Don't Compound the Tragedy of Mass Shootings
Only a few days ago a 28-year-old woman identified by police as Audrey Hale entered a Nashville, Tennessee Presbyterian school, where she herself was once a student, and shot and killed six people including three 9-year-olds and three adults.
This incident, of course, ignited the familiar cycle of condolences, recriminations and blame shifting, including a few screechy choruses from the gun-control choir who seem ever ready to exploit human suffering and tragedy as an opportunity to advance their agenda of disarming law-abiding Americans.
I mention this because regardless of how many tragic shootings may take place and no matter how they may be spun to garner support for the elimination of private firearms ownership, these arguments are not logical nor are they lawful.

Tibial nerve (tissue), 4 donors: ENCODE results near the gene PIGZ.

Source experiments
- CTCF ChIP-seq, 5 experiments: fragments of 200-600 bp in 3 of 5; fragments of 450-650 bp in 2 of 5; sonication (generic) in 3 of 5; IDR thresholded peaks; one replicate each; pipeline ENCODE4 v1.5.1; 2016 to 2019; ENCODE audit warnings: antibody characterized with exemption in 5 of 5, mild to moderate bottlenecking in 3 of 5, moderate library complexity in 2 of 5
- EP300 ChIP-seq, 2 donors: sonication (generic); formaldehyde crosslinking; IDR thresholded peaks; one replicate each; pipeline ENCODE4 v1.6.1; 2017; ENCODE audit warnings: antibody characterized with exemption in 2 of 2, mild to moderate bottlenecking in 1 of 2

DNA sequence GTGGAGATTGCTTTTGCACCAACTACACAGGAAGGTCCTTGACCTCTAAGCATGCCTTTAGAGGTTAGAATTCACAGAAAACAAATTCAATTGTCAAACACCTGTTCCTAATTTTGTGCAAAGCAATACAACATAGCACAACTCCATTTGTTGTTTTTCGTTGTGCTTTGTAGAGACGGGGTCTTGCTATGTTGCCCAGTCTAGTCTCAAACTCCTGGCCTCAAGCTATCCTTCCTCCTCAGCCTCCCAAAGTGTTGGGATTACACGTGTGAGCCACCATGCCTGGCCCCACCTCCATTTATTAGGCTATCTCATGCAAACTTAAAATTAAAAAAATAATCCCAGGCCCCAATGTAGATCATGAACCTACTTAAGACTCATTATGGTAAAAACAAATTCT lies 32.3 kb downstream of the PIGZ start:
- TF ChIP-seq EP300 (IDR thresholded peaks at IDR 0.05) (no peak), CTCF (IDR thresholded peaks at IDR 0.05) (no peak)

To the first point, many studies have demonstrated that more guns in the hands of citizens results in a more polite and peaceful society. In his book “More Guns, Less Crime”, John Lott presents a great deal of empirical evidence of this fact.
Secondly, and importantly, the right of the people to keep and bear arms cannot lawfully be infringed in any of these united States. Despite the efforts of many gun control zealots throughout the years, the wording and effect of the 2nd Amendment to the Constitution is as sweeping as it is clear.
So, when these tragic shootings take place, we should pray for and lend assistance to those who have suffered, but we should never allow ourselves to be fooled into compounding the tragedy by acceding to the enemies of liberty.
The right to keep and bear arms makes it possible to enjoy all other constitutionally protected rights.
It makes liberty possible.
This is Michael Anthony Peroutka for Institute on the Constitution, bringing you The American View.